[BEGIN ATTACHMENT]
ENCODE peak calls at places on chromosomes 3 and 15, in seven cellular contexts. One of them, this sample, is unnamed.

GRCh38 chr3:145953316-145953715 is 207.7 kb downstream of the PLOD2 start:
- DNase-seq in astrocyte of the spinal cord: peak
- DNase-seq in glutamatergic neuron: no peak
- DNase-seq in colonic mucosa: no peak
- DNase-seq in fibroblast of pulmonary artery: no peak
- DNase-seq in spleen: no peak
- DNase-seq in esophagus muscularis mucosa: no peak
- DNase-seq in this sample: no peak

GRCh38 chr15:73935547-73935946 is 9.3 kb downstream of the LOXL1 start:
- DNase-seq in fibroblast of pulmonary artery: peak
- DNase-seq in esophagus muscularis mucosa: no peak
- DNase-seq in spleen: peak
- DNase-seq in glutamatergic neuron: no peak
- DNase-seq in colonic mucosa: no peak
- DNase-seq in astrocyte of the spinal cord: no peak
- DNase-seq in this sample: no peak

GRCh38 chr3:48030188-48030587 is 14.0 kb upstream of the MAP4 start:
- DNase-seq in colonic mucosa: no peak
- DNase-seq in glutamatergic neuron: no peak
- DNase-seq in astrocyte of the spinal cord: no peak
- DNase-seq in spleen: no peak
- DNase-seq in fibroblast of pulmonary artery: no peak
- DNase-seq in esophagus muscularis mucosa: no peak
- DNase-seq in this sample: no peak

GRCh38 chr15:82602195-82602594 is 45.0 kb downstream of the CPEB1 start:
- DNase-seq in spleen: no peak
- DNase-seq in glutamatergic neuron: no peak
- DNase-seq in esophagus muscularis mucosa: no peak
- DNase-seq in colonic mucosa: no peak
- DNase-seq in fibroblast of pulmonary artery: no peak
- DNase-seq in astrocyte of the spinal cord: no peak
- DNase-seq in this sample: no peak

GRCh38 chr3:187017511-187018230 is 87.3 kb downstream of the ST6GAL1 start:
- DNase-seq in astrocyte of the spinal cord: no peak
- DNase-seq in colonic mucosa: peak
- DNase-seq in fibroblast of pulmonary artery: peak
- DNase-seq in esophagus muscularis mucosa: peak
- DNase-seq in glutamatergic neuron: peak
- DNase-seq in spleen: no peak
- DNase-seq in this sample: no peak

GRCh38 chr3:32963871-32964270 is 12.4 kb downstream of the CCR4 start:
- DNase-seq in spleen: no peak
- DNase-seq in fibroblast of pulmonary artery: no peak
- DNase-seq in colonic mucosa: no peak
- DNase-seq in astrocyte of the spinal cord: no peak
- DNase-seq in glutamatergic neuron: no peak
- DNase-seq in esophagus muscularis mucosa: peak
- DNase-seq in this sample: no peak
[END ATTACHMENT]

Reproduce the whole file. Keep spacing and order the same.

ENCODE peak calls at places on chromosomes 3 and 15, in seven cellular contexts. One of them, this sample, is unnamed.

GRCh38 chr3:145953316-145953715 is 207.7 kb downstream of the PLOD2 start:
- DNase-seq in astrocyte of the spinal cord: peak
- DNase-seq in glutamatergic neuron: no peak
- DNase-seq in colonic mucosa: no peak
- DNase-seq in fibroblast of pulmonary artery: no peak
- DNase-seq in spleen: no peak
- DNase-seq in esophagus muscularis mucosa: no peak
- DNase-seq in this sample: no peak

GRCh38 chr15:73935547-73935946 is 9.3 kb downstream of the LOXL1 start:
- DNase-seq in fibroblast of pulmonary artery: peak
- DNase-seq in esophagus muscularis mucosa: no peak
- DNase-seq in spleen: peak
- DNase-seq in glutamatergic neuron: no peak
- DNase-seq in colonic mucosa: no peak
- DNase-seq in astrocyte of the spinal cord: no peak
- DNase-seq in this sample: no peak

GRCh38 chr3:48030188-48030587 is 14.0 kb upstream of the MAP4 start:
- DNase-seq in colonic mucosa: no peak
- DNase-seq in glutamatergic neuron: no peak
- DNase-seq in astrocyte of the spinal cord: no peak
- DNase-seq in spleen: no peak
- DNase-seq in fibroblast of pulmonary artery: no peak
- DNase-seq in esophagus muscularis mucosa: no peak
- DNase-seq in this sample: no peak

GRCh38 chr15:82602195-82602594 is 45.0 kb downstream of the CPEB1 start:
- DNase-seq in spleen: no peak
- DNase-seq in glutamatergic neuron: no peak
- DNase-seq in esophagus muscularis mucosa: no peak
- DNase-seq in colonic mucosa: no peak
- DNase-seq in fibroblast of pulmonary artery: no peak
- DNase-seq in astrocyte of the spinal cord: no peak
- DNase-seq in this sample: no peak

GRCh38 chr3:187017511-187018230 is 87.3 kb downstream of the ST6GAL1 start:
- DNase-seq in astrocyte of the spinal cord: no peak
- DNase-seq in colonic mucosa: peak
- DNase-seq in fibroblast of pulmonary artery: peak
- DNase-seq in esophagus muscularis mucosa: peak
- DNase-seq in glutamatergic neuron: peak
- DNase-seq in spleen: no peak
- DNase-seq in this sample: no peak

GRCh38 chr3:32963871-32964270 is 12.4 kb downstream of the CCR4 start:
- DNase-seq in spleen: no peak
- DNase-seq in fibroblast of pulmonary artery: no peak
- DNase-seq in colonic mucosa: no peak
- DNase-seq in astrocyte of the spinal cord: no peak
- DNase-seq in glutamatergic neuron: no peak
- DNase-seq in esophagus muscularis mucosa: peak
- DNase-seq in this sample: no peak